"No obstacles are insurmountable when God commands and we obey"
- - Heber J. Grant
February 11, 2015
Auto Kits Can Save Your Life
by Carolyn Nicolaysen

Whether living in the city or commuting a distance, you should always be prepared with a good kit in your car. For city dwellers we all know we can be stuck at work for the night due to power outages, civil disruptions, weather, or a variety of other reasons. Having a good kit in your car can make this overnight an adventure rather than a drudgery.

If you should have to, or choose to, leave the city due to a disaster of any kind, having a kit already to go in your car may save valuable time as you attempt to beat the inevitable traffic nightmares.

Imagine trying to flee a dangerous situation, only to have a hose burst. Imagine being stuck on the road in an hours-long traffic jam during a blizzard or heat wave. Your car(s) is an important part of any emergency plan. Boring maybe ó essential,yes.

This week gather as many of these items as possible from around the house and make a list of items you will need to purchase. These may include:

  • Flare and/or Emergency 12-inch glow sticks/emergency triangles.

  • Two quarts of oil.

  • Gallon of antifreeze.

  • Jumper cables.

  • Extra hoses.

  • Extra fuses.

  • Multi-purpose tool.

  • Tire inflator (such as a Fix-A-Flat).

  • Tire pressure gauge.

  • Tools appropriate for working on the vehicle.

  • Work gloves.

  • Set of maps marked with evacuation routes.

  • Emergency contact phone numbers.

  • 70 feet of rope. Use to help tow your car out of a snow bank or to make a shelter.

  • Tarp. A tarp is great for creating shelter or placing on the ground when putting on chains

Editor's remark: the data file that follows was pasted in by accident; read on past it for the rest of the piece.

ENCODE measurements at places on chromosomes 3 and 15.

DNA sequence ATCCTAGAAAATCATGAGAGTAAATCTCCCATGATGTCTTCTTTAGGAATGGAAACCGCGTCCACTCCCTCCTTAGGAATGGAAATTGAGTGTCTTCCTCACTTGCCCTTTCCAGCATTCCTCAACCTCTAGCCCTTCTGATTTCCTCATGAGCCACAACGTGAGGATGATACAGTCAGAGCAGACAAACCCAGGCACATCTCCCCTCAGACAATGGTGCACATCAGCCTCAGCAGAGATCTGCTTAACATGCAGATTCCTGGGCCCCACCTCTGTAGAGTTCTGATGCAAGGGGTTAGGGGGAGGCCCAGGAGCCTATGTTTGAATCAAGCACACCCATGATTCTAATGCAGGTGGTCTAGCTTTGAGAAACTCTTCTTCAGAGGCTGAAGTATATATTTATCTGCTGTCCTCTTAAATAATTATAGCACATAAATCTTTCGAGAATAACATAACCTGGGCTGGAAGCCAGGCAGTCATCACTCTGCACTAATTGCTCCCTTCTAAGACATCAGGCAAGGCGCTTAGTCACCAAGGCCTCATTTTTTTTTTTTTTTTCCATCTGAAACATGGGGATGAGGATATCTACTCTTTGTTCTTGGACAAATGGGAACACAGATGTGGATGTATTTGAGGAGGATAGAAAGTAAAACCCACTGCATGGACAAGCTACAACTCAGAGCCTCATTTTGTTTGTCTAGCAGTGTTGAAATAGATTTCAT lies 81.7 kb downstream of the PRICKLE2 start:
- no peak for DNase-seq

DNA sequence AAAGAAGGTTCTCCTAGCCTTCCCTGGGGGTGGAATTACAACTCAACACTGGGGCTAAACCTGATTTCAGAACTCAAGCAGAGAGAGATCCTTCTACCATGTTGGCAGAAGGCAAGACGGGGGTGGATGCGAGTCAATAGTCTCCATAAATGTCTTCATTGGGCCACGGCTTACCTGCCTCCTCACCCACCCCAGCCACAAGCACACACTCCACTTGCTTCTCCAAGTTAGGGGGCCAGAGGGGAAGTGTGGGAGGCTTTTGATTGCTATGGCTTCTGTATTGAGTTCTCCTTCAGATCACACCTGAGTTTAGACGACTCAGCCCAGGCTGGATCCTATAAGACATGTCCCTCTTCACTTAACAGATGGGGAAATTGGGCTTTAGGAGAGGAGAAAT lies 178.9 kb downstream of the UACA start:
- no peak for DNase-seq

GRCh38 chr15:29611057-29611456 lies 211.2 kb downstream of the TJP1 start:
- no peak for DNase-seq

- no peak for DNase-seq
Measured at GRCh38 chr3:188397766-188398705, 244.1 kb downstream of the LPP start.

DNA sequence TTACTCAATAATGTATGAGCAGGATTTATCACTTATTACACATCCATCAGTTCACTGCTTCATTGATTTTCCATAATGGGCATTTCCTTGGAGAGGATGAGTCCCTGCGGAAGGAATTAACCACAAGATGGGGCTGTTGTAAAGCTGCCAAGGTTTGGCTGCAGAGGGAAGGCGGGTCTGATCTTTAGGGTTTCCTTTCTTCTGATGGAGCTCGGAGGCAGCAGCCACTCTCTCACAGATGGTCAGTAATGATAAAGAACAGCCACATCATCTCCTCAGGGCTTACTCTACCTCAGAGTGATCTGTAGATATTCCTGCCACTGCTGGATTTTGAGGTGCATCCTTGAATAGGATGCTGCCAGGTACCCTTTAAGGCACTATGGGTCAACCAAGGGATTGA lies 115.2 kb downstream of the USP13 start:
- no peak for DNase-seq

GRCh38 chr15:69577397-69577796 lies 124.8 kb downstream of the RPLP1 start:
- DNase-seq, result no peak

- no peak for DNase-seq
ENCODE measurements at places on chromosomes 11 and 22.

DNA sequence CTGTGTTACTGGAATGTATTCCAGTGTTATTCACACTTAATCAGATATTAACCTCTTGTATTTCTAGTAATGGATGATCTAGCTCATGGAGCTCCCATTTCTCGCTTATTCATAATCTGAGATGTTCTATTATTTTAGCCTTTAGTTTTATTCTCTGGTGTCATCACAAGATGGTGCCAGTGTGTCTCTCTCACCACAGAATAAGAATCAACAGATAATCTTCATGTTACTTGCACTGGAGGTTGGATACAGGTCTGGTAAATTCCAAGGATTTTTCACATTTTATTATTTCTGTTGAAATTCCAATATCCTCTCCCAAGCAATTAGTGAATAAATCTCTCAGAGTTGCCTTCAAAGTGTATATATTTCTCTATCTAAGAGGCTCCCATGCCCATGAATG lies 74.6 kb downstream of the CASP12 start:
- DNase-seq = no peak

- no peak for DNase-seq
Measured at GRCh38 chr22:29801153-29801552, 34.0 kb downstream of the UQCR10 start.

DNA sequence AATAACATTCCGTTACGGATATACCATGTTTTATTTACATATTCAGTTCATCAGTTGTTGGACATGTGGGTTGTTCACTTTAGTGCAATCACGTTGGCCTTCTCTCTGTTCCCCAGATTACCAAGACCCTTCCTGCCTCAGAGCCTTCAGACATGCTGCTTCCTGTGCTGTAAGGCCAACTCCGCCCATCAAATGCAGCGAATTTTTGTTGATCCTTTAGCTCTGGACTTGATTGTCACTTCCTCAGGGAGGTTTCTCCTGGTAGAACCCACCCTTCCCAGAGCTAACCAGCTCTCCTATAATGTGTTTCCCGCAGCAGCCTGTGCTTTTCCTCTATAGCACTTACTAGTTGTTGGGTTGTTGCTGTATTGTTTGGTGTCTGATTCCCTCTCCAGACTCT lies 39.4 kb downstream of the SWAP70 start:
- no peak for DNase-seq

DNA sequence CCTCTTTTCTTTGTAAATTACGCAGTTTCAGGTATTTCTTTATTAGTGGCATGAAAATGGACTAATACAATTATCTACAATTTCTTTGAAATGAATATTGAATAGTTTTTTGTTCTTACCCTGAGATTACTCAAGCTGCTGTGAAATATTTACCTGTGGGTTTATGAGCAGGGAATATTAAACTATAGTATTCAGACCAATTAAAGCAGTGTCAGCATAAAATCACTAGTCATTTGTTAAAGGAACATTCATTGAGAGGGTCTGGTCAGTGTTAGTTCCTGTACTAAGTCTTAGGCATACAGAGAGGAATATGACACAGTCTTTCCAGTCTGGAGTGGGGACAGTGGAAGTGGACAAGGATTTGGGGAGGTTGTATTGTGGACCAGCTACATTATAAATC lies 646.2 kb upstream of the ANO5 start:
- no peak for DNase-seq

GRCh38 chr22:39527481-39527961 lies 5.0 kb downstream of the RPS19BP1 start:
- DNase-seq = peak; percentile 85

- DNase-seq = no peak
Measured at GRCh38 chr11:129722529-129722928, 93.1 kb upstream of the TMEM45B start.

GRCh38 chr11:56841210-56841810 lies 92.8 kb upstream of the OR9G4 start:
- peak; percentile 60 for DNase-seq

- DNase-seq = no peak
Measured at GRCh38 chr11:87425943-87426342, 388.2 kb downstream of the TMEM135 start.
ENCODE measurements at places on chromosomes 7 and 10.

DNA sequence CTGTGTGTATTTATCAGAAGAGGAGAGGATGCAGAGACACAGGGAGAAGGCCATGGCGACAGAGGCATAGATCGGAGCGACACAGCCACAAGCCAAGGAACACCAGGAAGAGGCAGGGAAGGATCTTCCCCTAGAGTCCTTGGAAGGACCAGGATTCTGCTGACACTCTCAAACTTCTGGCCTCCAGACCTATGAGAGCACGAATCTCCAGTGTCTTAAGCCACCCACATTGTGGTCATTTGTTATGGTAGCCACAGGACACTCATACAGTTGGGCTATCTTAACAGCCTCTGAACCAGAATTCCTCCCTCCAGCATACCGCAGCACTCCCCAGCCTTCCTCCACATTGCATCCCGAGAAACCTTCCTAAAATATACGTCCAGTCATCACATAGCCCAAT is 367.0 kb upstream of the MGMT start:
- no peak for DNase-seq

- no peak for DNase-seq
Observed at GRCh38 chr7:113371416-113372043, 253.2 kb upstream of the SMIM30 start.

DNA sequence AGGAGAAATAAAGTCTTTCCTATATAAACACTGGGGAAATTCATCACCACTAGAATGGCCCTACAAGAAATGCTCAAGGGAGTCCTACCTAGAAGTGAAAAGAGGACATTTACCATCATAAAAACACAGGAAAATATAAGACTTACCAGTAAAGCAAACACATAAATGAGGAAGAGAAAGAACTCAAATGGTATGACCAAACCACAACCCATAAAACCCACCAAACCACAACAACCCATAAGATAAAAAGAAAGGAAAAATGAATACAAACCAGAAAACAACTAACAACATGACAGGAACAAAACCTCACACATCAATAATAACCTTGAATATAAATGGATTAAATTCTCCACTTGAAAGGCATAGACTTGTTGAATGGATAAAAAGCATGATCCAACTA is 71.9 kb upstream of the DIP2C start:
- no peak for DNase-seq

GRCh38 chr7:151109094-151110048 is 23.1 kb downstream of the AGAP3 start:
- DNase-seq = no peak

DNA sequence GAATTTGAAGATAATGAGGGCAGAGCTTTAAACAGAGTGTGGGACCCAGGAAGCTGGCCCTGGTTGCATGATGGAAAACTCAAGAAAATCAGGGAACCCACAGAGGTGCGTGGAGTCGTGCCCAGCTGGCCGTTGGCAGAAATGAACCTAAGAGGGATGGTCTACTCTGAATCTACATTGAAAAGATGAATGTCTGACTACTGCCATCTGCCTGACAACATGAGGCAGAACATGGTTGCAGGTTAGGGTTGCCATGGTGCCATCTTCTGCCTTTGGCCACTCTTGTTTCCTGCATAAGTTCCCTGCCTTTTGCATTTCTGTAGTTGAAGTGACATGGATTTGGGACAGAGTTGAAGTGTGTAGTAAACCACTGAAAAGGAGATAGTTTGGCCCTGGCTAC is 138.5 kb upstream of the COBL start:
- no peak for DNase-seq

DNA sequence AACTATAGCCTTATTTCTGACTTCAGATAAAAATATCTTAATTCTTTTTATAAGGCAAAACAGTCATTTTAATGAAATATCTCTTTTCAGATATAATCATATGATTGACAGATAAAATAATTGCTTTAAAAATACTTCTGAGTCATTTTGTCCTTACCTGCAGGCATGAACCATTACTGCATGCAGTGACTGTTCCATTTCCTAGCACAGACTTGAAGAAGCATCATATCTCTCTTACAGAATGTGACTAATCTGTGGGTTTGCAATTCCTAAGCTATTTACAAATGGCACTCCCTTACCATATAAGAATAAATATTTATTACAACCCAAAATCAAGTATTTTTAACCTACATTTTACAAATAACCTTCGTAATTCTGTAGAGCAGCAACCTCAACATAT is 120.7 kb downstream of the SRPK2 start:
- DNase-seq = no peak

• Plastic trash bags for sanitation and protection from the rain and snow.

  • First aid kit including basic medications.

  • First aid guide.

  • Wool or wool blend blankets or sleeping bags. Wool blankets will keep you warm even after they get wet.

  • Number ten can to be used to scoop snow or water, build a fire, heat food, etc.

  • Waterproof matches or lighter.

  • Fire starter.

  • Mylar emergency blanket. Several. They are small, cheap and can be used in dozens of ways. Great for warmth, shelter, lining shoes and boots to keep feet dry, signaling to rescuers, and on and on.

  • Flashlight and extra batteries (not stored in flashlight).

  • Glow sticks. These are wonderful for light at night inside the car, because they won't run down batteries.

  • Roll of paper towels and/or rags.

  • Spray bottle with washer fluid

  • Rain poncho. Light colors are best, yellow or white, because they allow you to be seen in the dark.

  • Ice scraper.

  • Small folding shovel.

  • Set of tire chains or traction mats.

  • Kitty litter or a bag of sand (to give traction if you get stuck in snow or ice)

  • Pen and paper to leave message.

  • Help sign.

  • Survival energy bars or other longer term food. Emergency energy bars that are rated with a five-year shelf life are perfect. They taste great and the cold weather won't affect them. Nothing with salt should be stored.